- A range of factors has conspired to boost dividend paying stocks in 2022. It’s not just about dividend indexes’ exposure to the dominant energy sector.
- The outperformance of dividend payers in 2022 is no fluke. Going back through history, there have been plenty of periods like 2004-2006, when rates rose but dividend stocks dramatically outperformed growth stocks. The broader context is critical to understand.
- Across global markets, the link between rates and dividends is inconclusive, leading to the conclusion that equity income investors should focus more on fundamental factors like dividend durability and less on macroeconomic ones like interest rates.
It’s commonly believed that rising interest rates are bad for dividend-paying stocks. Higher rates, the thinking goes, diminishes the appeal of equity income relative to fixed income while raising the debt-servicing burden for leveraged companies. Well, the US Federal Reserve and central banks around the globe have aggressively hiked interest rates in 2022. Yields on bonds and bank deposits have soared. Yet dividend paying stocks have dramatically outperformed the market. Both the Morningstar Dividend Yield Focus Index and the Morningstar Dividend Leaders Index are in positive territory while the broad equity market is down roughly 20%. Now, we are told that rising rates are bad for growth stocks because higher interest rates devalue their long-dated earnings. Meanwhile, stocks and bonds have simultaneously swooned, making us question everything we thought we understood about markets. What on earth is going on?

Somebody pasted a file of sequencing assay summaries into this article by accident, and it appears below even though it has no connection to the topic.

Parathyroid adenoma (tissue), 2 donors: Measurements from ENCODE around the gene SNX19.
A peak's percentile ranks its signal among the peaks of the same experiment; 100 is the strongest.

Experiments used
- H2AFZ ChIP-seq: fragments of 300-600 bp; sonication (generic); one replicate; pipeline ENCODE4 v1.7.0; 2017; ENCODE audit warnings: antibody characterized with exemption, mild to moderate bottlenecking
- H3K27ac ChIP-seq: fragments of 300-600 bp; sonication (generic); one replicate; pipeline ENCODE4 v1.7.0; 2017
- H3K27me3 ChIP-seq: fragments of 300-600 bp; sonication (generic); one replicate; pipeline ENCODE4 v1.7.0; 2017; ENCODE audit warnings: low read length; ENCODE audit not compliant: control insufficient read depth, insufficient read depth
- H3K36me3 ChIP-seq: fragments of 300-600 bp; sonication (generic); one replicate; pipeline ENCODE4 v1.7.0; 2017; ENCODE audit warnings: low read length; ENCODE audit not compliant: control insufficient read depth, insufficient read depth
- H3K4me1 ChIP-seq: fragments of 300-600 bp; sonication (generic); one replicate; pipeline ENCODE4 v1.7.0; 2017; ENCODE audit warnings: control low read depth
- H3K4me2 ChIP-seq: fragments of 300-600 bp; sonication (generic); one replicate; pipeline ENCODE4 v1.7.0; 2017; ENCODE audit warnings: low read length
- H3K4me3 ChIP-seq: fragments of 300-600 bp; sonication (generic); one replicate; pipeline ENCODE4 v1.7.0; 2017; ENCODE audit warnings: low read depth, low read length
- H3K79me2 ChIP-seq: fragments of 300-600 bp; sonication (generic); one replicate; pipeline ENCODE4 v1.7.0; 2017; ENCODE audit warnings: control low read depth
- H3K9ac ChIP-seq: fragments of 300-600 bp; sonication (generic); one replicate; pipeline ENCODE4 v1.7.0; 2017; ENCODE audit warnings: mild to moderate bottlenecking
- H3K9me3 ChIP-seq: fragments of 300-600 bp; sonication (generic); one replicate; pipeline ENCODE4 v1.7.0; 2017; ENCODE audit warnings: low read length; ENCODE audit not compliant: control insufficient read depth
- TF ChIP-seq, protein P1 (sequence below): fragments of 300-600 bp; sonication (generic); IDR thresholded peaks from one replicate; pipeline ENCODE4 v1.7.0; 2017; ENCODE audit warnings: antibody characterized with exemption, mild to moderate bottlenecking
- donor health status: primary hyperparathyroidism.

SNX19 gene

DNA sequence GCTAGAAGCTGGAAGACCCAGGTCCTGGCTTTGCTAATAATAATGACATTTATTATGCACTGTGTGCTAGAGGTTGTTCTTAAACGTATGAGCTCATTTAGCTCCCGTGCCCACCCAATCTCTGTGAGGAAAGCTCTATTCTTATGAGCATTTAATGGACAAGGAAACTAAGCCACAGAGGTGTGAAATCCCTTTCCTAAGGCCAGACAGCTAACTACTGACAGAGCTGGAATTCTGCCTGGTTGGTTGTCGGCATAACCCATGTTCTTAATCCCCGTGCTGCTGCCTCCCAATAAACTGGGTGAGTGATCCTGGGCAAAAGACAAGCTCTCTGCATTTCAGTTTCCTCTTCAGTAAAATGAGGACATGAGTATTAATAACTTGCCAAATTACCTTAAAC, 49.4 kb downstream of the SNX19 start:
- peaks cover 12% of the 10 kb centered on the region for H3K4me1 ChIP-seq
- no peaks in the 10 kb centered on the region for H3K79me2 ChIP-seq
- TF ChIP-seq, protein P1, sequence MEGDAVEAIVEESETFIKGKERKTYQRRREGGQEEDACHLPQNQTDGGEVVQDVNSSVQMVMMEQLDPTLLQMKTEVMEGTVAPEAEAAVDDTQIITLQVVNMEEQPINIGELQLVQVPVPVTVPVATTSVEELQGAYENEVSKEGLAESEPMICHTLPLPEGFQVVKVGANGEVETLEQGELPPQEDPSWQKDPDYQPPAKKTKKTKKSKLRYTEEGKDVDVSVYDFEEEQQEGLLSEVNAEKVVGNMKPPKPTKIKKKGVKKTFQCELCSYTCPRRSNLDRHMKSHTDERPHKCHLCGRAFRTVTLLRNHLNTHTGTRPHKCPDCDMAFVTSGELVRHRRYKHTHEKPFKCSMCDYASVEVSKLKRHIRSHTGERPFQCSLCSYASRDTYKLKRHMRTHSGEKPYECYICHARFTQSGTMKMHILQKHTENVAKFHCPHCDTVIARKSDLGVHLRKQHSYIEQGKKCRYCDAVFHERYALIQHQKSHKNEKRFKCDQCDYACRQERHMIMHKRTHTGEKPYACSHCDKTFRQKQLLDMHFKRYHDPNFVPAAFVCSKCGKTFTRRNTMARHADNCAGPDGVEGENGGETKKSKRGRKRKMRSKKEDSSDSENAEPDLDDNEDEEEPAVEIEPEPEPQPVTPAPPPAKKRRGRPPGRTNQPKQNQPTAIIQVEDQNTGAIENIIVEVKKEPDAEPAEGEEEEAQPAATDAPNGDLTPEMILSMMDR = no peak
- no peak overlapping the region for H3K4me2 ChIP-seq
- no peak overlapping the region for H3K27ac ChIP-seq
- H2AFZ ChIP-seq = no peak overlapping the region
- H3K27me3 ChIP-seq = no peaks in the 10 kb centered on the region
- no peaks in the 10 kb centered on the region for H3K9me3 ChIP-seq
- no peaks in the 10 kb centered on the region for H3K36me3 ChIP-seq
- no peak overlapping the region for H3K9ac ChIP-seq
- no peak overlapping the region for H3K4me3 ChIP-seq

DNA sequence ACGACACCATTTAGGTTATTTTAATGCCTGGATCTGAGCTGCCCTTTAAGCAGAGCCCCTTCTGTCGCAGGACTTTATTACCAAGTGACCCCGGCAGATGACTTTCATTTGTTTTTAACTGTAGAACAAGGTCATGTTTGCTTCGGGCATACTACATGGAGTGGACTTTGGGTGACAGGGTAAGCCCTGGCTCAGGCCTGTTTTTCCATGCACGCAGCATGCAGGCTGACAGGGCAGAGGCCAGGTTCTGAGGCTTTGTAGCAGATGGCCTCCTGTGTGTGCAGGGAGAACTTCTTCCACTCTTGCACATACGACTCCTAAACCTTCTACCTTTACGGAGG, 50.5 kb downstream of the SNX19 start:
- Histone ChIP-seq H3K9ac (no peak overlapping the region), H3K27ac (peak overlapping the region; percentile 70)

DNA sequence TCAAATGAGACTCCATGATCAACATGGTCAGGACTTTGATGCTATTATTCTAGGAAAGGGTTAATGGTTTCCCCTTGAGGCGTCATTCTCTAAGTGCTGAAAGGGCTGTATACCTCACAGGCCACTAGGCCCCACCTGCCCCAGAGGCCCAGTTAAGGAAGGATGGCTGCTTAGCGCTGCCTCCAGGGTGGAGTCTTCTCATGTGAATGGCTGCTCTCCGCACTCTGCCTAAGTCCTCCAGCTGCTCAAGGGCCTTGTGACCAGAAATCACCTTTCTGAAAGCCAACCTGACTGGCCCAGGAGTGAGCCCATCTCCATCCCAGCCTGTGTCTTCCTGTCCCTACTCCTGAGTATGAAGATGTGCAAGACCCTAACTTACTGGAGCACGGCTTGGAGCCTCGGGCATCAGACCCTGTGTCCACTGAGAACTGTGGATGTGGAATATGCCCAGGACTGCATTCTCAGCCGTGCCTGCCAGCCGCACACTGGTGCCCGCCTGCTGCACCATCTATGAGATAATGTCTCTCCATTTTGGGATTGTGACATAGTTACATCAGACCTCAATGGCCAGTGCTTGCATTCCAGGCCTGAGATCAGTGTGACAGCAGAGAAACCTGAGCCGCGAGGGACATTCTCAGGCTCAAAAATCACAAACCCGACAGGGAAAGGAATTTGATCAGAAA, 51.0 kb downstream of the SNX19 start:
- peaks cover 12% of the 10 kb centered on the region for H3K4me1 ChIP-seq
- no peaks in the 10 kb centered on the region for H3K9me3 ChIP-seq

This paper uses Morningstar dividend indexes to explore the relationship between equity income and interest rates. It looks at the dynamics that have led to dividend-stock outperformance in 2022 but also examines the historical record. Is 2022 anomalous or have dividend payers weathered other rising rate cycles? Is the US exceptional, or has the link between interest rates and equity income held steady in Europe, Japan, and Australia? Just how much attention should equity income investors be paying to interest rates and the macroeconomic backdrop?
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